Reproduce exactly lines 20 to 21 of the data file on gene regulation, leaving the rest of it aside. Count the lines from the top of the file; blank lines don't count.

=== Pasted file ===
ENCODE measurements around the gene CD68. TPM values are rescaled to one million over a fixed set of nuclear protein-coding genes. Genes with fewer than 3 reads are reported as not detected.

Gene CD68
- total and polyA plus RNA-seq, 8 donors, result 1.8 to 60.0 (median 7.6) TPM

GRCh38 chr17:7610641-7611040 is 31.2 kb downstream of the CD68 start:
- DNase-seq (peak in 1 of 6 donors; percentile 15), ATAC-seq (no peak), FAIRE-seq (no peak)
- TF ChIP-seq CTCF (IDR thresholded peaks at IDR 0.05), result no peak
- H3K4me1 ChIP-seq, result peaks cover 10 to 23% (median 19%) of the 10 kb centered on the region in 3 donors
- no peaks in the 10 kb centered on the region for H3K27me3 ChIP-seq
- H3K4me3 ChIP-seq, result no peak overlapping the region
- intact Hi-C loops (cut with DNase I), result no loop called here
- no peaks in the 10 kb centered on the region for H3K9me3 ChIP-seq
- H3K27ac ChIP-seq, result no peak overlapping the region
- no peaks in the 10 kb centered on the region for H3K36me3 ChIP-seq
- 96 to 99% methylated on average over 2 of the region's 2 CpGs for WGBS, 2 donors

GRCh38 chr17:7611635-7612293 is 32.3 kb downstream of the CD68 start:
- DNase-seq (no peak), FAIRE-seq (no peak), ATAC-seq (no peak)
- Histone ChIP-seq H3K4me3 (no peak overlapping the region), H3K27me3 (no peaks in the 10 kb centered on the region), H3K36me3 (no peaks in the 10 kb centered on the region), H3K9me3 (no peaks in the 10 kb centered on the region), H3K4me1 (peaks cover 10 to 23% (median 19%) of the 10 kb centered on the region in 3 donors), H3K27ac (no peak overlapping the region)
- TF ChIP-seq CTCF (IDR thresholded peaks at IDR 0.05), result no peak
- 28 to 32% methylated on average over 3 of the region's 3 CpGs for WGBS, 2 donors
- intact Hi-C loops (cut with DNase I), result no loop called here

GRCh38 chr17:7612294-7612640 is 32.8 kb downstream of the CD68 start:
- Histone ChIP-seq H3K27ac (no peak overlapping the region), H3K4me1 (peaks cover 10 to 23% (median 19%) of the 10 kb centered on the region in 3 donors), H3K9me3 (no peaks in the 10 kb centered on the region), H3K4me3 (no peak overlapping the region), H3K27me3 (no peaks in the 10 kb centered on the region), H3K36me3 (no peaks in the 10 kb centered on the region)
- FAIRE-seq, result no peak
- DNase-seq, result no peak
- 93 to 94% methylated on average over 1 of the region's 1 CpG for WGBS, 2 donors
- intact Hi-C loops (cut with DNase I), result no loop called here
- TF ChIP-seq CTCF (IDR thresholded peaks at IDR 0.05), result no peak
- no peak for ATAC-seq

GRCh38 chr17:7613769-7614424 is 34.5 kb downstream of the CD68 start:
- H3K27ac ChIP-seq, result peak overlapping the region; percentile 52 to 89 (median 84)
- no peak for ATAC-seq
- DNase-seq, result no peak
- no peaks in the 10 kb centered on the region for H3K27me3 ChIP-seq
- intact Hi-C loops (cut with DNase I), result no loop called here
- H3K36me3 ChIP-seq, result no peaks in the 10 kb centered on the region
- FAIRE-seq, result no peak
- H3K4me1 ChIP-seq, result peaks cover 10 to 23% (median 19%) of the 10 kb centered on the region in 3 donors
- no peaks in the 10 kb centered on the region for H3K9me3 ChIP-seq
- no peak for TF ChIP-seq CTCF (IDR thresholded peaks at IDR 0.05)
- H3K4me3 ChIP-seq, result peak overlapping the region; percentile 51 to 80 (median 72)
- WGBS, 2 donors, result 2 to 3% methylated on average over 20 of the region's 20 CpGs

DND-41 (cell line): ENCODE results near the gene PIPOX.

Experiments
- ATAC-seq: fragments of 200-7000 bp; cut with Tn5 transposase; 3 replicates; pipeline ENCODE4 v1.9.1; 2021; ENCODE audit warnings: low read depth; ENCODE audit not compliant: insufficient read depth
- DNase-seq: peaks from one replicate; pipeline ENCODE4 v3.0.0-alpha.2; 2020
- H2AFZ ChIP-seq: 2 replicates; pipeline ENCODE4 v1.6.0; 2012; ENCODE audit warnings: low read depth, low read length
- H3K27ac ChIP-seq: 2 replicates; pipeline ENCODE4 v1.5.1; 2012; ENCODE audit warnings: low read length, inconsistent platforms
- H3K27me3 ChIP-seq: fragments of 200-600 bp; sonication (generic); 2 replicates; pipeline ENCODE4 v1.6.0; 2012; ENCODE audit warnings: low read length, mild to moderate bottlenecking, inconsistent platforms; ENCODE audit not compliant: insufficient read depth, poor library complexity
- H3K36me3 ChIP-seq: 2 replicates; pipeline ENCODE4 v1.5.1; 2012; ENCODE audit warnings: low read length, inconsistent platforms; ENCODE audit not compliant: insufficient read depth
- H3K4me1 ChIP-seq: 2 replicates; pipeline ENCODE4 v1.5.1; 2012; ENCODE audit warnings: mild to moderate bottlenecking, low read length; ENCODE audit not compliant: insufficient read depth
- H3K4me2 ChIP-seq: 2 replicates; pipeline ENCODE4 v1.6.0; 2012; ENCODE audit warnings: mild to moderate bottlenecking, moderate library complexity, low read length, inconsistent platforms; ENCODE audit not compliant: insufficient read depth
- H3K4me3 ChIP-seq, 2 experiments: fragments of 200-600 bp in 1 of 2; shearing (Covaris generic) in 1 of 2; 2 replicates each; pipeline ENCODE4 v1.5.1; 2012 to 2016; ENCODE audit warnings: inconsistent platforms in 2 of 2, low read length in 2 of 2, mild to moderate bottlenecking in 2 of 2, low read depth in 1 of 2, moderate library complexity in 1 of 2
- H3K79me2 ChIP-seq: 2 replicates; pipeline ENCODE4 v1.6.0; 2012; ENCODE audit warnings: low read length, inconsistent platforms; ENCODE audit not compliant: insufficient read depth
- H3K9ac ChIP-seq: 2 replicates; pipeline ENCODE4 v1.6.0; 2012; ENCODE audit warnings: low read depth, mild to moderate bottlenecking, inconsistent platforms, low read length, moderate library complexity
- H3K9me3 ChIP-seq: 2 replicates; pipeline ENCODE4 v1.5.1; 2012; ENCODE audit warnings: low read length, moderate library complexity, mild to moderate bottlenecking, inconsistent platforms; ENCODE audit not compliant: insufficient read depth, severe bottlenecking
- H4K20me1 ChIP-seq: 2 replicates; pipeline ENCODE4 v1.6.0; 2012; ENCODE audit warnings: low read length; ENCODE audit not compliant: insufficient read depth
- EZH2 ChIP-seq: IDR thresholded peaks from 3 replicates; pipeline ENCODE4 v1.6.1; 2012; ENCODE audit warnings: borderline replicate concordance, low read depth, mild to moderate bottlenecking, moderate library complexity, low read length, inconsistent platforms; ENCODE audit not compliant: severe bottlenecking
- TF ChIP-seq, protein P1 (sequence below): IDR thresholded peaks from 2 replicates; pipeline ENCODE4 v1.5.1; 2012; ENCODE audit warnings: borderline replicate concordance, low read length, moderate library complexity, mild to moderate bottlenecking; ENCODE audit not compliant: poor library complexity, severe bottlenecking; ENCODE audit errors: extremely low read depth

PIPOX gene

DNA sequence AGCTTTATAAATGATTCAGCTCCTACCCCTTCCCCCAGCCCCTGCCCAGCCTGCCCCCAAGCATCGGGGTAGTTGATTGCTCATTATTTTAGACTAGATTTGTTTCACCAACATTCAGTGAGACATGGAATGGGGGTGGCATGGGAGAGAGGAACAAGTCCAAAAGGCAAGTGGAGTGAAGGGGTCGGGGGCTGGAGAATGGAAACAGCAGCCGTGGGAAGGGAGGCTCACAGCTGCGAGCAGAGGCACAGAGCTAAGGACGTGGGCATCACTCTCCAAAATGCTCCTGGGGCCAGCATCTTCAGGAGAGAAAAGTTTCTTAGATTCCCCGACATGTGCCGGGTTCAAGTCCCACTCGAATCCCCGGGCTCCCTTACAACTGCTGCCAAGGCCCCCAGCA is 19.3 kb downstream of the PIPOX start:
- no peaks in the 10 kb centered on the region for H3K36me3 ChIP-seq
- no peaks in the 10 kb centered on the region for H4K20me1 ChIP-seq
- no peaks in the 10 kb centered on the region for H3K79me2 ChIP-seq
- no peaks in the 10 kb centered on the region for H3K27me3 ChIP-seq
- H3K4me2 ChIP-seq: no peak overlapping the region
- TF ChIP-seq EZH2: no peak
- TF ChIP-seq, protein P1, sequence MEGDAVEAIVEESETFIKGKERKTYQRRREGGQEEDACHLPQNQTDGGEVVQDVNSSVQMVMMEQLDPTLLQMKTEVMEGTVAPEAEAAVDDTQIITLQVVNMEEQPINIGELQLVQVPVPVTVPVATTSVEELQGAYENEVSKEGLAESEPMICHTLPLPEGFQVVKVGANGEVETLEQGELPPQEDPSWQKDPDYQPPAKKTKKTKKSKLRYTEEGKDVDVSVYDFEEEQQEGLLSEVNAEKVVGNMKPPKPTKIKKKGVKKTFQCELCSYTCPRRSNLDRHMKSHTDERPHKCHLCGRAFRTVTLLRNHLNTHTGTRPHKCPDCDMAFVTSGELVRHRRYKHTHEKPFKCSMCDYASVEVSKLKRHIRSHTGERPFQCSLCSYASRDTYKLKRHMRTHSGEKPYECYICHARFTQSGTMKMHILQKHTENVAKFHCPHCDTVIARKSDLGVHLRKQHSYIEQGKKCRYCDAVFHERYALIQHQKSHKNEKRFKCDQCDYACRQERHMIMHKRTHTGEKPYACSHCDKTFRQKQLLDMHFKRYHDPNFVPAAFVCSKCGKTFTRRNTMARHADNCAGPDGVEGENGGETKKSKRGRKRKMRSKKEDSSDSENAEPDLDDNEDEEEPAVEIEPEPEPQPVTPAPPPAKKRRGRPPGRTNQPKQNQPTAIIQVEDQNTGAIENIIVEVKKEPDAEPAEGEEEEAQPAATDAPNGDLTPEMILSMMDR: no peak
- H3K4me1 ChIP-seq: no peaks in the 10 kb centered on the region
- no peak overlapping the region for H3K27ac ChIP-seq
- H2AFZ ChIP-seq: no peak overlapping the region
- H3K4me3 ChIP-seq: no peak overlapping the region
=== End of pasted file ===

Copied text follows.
- intact Hi-C loops (cut with DNase I), result no loop called here

GRCh38 chr17:7612294-7612640 is 32.8 kb downstream of the CD68 start: